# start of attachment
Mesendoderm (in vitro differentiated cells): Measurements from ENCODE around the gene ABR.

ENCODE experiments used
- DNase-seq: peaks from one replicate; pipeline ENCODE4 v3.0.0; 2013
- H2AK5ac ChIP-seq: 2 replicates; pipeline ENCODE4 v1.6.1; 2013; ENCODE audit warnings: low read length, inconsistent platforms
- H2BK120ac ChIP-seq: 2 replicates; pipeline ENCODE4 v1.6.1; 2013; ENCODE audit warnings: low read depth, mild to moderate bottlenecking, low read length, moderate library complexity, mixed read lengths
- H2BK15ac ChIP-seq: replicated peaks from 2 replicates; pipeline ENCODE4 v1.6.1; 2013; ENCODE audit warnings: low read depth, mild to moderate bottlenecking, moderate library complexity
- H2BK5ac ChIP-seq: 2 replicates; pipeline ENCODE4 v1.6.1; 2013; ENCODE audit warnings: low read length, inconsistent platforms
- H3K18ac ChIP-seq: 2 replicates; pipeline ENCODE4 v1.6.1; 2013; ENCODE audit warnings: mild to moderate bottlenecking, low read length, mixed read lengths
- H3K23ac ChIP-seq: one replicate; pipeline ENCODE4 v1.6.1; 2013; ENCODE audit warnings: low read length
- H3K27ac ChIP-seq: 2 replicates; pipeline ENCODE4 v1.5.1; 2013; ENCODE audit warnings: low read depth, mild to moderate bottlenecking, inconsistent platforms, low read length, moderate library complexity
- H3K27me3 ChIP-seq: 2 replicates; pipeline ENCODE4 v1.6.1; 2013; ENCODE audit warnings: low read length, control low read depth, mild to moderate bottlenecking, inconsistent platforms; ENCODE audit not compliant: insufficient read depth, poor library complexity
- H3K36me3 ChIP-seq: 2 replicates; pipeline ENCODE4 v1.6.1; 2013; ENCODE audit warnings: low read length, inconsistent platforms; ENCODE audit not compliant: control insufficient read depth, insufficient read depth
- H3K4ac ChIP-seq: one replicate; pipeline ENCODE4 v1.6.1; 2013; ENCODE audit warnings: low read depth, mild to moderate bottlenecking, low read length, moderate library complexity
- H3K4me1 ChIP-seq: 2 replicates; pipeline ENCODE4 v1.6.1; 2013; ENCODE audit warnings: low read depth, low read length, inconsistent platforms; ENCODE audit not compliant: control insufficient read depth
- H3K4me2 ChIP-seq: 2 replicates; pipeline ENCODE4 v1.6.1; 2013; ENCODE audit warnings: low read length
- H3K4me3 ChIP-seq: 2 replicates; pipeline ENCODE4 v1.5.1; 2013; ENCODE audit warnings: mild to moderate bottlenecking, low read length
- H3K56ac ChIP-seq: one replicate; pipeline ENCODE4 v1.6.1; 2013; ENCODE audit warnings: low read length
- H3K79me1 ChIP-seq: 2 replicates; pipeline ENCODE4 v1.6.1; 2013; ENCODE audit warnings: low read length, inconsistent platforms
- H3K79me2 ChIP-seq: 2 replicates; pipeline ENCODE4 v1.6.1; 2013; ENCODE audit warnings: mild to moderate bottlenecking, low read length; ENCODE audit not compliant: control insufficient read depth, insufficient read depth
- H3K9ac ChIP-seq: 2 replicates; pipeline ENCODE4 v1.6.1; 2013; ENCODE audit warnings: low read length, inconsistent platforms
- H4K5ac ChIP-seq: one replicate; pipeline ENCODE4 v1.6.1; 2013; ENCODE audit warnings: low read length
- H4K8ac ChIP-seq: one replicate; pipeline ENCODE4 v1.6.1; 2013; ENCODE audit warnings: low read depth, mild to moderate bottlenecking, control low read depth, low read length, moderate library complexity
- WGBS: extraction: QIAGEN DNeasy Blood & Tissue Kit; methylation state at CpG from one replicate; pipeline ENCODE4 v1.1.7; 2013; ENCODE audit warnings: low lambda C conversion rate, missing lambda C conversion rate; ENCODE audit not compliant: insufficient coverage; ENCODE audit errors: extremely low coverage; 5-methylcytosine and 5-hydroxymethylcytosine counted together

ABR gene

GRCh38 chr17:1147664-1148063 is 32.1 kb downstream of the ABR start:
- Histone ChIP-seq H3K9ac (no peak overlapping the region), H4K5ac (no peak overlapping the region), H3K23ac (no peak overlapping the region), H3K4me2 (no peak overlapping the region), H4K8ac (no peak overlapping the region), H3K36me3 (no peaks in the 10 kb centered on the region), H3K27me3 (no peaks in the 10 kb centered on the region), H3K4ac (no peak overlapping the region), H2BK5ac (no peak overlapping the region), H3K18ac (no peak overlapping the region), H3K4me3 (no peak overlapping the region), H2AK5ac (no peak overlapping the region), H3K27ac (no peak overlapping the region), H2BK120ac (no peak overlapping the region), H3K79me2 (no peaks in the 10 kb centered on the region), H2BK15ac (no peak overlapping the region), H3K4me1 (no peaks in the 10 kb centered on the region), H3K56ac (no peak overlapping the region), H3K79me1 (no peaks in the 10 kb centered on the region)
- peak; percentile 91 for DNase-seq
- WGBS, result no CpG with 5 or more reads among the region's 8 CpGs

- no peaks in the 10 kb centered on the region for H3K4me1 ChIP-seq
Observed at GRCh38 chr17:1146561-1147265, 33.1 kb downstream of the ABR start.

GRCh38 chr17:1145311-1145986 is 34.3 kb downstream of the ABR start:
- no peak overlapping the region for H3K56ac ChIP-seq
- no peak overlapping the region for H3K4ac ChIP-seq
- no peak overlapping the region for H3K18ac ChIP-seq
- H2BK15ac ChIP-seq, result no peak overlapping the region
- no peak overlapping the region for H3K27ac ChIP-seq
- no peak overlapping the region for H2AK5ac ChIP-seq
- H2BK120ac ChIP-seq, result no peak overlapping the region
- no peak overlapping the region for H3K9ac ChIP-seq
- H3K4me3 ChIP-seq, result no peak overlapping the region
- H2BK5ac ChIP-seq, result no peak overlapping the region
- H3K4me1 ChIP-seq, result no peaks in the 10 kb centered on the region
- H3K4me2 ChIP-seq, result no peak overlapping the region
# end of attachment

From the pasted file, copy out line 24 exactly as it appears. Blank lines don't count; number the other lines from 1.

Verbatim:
ABR gene